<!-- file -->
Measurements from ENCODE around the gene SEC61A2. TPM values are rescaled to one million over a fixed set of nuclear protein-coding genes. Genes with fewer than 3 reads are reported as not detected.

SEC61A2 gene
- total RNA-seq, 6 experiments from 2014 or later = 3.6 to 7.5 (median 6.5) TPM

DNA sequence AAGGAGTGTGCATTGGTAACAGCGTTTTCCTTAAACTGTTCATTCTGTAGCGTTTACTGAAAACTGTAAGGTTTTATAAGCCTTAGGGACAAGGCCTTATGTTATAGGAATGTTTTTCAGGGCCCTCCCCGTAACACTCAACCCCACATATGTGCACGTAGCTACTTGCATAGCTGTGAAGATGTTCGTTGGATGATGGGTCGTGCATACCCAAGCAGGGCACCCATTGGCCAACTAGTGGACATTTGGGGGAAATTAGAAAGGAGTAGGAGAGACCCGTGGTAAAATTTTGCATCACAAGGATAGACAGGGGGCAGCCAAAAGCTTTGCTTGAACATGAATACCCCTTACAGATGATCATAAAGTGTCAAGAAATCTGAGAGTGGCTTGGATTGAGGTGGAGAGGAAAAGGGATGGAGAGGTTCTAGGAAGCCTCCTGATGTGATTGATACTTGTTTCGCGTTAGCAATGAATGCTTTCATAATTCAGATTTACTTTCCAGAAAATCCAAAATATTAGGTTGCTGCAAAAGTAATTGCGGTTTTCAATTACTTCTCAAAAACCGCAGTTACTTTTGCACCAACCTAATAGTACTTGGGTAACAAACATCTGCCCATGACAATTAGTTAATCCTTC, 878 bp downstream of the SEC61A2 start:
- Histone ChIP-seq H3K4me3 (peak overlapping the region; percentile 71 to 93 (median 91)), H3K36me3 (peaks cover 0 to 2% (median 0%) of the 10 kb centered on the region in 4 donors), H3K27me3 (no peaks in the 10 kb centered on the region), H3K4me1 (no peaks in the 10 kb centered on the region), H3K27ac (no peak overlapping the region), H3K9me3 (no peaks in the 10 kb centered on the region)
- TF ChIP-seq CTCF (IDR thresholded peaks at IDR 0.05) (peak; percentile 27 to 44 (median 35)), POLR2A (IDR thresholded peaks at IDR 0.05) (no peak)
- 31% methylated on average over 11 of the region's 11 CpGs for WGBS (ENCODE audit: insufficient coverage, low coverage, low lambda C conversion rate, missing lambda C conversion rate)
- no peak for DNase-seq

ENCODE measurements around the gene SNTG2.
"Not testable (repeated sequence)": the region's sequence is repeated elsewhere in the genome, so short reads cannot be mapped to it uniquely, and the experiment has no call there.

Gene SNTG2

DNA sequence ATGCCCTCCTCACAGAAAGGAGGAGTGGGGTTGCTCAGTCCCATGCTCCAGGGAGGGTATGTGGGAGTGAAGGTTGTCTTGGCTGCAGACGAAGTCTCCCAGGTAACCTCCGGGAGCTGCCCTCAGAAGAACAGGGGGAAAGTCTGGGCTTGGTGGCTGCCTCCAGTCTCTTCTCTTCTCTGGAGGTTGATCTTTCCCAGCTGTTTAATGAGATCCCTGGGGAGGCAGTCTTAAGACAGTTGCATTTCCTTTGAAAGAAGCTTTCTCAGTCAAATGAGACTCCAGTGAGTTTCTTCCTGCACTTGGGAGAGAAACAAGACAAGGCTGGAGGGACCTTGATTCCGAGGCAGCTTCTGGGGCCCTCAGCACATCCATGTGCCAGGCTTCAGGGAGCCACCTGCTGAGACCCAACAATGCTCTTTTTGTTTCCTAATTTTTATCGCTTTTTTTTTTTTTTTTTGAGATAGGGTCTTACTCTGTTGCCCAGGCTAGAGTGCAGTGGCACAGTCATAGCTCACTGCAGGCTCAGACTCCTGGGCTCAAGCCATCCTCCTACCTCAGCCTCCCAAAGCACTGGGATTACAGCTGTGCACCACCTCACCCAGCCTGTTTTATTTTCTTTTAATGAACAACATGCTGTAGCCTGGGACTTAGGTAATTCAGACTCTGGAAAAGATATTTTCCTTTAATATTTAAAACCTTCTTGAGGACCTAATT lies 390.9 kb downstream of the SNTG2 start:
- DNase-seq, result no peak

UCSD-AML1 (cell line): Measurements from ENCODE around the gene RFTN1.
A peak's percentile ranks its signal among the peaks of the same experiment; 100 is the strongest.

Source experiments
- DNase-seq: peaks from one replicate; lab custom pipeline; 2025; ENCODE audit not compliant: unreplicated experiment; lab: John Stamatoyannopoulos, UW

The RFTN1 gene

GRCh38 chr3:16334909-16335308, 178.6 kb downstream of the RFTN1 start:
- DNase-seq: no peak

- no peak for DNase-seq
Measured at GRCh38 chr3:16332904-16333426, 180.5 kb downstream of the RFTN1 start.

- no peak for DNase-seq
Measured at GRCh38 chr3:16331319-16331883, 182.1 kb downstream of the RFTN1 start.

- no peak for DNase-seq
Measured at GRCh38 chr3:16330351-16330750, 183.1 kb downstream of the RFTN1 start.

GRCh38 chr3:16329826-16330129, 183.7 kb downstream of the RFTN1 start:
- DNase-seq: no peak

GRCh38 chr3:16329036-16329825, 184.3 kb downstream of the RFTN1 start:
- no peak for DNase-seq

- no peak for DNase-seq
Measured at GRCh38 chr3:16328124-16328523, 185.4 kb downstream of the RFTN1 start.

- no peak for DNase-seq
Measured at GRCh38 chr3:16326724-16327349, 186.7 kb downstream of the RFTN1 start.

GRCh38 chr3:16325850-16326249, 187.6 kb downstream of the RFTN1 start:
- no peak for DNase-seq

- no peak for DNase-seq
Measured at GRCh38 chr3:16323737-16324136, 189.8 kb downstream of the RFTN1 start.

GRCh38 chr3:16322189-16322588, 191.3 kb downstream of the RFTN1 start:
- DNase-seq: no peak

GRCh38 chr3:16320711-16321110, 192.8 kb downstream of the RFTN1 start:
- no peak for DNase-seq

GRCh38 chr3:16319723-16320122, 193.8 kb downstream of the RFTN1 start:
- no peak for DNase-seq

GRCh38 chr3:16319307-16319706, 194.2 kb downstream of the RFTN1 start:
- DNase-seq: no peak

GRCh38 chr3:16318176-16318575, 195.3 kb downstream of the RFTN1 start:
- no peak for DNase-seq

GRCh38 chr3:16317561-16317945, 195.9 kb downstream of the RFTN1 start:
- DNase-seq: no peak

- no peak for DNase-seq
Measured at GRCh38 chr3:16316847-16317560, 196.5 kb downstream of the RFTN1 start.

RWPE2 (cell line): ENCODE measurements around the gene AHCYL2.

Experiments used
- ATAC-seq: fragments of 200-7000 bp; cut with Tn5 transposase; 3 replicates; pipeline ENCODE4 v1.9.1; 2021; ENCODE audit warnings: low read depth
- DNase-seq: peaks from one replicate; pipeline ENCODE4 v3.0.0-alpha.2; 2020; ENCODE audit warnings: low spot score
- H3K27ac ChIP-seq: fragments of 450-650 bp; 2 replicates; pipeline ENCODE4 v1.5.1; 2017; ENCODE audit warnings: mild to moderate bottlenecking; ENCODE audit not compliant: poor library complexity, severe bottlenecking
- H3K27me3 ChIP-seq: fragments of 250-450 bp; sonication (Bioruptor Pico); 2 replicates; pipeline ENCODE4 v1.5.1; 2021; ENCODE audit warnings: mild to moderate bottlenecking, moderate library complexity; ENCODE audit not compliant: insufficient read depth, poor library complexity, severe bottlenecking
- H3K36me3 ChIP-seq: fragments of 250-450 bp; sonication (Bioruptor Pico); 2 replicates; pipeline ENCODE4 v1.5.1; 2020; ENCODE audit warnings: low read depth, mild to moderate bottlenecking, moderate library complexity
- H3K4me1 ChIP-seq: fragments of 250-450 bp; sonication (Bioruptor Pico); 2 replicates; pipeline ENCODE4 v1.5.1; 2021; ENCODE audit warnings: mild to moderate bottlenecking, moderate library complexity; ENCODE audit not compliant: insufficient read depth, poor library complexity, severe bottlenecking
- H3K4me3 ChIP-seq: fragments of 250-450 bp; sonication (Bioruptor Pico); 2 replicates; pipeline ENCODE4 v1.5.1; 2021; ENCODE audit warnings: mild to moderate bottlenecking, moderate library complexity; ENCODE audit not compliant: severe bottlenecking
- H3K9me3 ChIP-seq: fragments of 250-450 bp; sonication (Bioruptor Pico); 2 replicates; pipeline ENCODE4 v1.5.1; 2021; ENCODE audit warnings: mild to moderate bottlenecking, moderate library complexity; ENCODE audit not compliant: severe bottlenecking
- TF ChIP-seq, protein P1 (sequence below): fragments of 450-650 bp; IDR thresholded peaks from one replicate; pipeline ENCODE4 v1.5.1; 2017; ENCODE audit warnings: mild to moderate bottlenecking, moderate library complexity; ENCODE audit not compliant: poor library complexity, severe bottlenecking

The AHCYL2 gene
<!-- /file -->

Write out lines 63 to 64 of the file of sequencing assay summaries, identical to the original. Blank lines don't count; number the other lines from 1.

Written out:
- TF ChIP-seq, protein P1 (sequence below): fragments of 450-650 bp; IDR thresholded peaks from one replicate; pipeline ENCODE4 v1.5.1; 2017; ENCODE audit warnings: mild to moderate bottlenecking, moderate library complexity; ENCODE audit not compliant: poor library complexity, severe bottlenecking

The AHCYL2 gene